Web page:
|"Think of Bane, the would-be dictator of Gotham in Batman, who promises an end to democratic corruption, weakness and loss of civic pride. He sought a revolution against the prevailing elites in order to gain total power unto himself."|
[Crossposted from Little Green Footballs]
I posed this question to a few of my American friends because I had noticed that no one seemed to be asking it.
It seemed like it was verboten to even consider. Libertarian author Jeffrey A Tucker has thought it through though and his essay on the question got republished by Newsweek.
[Trump’s] speech was like an interwar séance of once-powerful dictators who inspired multitudes, drove countries into the ground and died grim deaths. I kept thinking of books like John T. Flynn’s As We Go Marching, especially Chapter Ten that so brilliantly chronicles a form of statism that swept Europe in the 1930s. It grew up in the firmament of failed economies, cultural upheaval and social instability, and it lives by stoking the fires of bourgeois resentment.More: Is Donald Trump a Fascist?
Since World War II, the ideology he represents has usually lived in dark corners, and we don’t even have a name for it anymore. The right name, the correct name, the historically accurate name, is fascism. I don’t use that word as an insult only. It is accurate.
Though hardly anyone talks about it today, we really should. It is still real. It exists. It is distinct. It is not going away. Trump has tapped into it, absorbing unto his own political ambitions every conceivable resentment (race, class, sex, religion, economic) and promising a new order of things under his mighty hand.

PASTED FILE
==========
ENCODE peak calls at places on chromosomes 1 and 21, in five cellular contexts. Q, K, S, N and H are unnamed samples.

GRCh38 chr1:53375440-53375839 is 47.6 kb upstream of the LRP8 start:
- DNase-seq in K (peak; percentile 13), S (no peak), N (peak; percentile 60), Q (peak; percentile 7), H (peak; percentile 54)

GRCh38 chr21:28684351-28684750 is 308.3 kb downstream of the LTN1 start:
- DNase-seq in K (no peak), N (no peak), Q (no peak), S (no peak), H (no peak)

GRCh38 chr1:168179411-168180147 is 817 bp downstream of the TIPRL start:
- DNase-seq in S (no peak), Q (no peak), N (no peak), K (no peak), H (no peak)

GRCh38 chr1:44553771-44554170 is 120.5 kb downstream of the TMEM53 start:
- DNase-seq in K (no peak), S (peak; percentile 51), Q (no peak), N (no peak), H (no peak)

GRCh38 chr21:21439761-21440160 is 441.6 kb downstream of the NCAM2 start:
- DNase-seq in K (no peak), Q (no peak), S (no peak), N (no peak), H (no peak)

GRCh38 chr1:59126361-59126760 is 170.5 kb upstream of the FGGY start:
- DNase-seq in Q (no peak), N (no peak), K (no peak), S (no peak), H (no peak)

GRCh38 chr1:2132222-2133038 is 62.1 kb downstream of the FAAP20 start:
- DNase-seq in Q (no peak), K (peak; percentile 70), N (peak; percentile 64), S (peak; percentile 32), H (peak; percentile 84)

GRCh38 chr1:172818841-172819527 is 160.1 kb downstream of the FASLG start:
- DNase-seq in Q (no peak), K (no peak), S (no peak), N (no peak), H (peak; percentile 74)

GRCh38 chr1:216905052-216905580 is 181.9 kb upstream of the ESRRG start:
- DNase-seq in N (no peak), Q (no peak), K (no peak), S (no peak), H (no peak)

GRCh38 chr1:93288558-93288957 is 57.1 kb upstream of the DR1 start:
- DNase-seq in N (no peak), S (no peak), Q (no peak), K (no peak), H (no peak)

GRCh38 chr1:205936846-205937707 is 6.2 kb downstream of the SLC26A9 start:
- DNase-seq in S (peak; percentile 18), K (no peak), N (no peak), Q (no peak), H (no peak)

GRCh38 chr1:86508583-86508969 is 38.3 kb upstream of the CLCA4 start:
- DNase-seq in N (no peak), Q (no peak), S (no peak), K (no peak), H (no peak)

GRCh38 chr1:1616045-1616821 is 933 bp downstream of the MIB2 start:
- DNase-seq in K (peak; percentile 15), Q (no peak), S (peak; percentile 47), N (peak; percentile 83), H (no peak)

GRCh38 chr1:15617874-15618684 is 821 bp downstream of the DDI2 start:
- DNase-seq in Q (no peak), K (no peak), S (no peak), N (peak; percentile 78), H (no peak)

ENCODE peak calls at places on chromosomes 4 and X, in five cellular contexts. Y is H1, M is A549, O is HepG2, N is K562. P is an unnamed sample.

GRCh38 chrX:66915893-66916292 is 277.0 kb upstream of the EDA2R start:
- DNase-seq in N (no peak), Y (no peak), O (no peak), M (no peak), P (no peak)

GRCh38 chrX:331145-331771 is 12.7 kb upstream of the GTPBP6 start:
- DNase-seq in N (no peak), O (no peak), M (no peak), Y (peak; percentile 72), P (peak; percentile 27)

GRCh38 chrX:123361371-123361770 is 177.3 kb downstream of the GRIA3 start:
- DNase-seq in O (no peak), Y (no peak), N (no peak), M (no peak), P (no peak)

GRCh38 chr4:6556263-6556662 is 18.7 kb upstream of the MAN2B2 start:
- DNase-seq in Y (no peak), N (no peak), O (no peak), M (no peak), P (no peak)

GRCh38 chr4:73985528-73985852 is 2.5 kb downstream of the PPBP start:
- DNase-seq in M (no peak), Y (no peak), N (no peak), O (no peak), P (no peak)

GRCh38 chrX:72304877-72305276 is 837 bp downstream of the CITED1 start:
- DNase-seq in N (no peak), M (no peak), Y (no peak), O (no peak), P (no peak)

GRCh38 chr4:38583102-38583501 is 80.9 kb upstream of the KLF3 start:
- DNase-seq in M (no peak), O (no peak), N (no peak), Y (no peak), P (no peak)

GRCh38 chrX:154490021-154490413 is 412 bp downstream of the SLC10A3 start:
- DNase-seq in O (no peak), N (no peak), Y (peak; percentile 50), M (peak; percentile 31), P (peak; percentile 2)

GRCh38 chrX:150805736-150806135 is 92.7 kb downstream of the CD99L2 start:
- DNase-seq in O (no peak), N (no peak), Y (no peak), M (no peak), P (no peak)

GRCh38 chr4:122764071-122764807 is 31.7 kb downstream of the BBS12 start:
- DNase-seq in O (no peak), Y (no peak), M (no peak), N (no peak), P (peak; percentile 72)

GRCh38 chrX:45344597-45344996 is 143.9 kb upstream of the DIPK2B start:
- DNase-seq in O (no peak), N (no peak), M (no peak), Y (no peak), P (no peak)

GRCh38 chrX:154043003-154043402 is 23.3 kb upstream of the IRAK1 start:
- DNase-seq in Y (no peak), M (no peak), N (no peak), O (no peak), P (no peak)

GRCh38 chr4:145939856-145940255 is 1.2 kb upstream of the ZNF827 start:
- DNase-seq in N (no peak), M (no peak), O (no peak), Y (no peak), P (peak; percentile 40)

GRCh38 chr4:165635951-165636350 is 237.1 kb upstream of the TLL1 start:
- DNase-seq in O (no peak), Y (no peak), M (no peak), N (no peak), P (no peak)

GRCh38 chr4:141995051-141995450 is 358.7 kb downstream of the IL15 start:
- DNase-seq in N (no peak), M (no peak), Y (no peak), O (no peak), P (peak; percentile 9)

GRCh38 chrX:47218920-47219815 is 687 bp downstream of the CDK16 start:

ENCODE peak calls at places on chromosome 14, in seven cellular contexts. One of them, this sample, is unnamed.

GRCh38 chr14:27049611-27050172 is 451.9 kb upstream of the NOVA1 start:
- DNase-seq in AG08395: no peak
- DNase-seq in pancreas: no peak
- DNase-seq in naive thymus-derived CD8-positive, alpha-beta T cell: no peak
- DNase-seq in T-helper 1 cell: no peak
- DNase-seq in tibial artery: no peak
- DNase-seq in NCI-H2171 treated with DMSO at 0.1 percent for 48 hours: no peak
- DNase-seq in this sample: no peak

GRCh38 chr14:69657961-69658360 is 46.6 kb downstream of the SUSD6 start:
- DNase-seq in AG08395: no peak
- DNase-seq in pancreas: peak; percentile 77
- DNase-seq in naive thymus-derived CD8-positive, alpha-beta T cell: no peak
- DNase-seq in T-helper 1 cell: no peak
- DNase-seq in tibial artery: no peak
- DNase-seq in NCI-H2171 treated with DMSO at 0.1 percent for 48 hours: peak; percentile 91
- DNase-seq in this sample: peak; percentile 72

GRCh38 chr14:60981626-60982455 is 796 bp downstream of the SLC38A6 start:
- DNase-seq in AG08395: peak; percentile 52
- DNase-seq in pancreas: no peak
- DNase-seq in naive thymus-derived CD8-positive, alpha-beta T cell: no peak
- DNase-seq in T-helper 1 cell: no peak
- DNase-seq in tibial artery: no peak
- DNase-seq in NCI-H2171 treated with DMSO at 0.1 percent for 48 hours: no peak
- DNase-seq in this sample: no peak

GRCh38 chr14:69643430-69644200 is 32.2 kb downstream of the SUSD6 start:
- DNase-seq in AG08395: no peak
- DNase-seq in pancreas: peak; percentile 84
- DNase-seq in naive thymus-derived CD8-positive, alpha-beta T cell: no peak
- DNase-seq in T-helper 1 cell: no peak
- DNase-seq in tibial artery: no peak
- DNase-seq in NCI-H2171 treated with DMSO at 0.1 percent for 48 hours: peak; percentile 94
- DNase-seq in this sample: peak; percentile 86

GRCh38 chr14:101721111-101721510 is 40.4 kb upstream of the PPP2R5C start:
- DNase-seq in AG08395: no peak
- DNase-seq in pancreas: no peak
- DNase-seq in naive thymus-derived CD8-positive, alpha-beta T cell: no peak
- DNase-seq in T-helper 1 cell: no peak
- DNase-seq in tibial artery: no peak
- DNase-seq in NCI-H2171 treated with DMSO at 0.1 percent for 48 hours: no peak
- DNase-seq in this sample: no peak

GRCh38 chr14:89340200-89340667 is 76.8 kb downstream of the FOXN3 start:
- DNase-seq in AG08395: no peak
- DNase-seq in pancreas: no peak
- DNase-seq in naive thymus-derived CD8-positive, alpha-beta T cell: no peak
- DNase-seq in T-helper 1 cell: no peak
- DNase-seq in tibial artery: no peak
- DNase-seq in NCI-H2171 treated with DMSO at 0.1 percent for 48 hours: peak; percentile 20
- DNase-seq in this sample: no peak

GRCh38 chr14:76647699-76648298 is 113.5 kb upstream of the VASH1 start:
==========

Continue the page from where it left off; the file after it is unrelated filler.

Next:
You would have to be hopelessly ignorant of modern history not to see the outlines and where they end up. I want to laugh about what he said, like reading a comic-book version of Franco, Mussolini or Hitler. And truly I did laugh as he denounced the existence of tech support in India that serves American companies (“how can it be cheaper to call people there than here?”—as if he still thinks that long-distance charges apply). But in politics, history shows that laughter can turn too quickly to tears.
Writing for Free Press Houston Nick Cooper notes that:
Right-wing, anti-immigrant fear mongering is quite familiar around the world, from parties like France’s National Front, The U.K. Independence Party, Greece’s Golden Dawn, Italy’s Northern League, and Germany’s National Democratic Party. These European parties are associated with neo-nazism and other forms of fascism, whereas Donald Trump is perceived by many Americans as a blow-hard who says some wacky things.And, says, Cooper:
The historical precedents are being ignored. These two myths are familiar from fascist propaganda: a dead national dream can be revived by a heroic white male leader darker-skinned outsiders are coming to rape the womenCould be why a European like me looks at Trump and thinks 'Fascist'!
H/T Steve M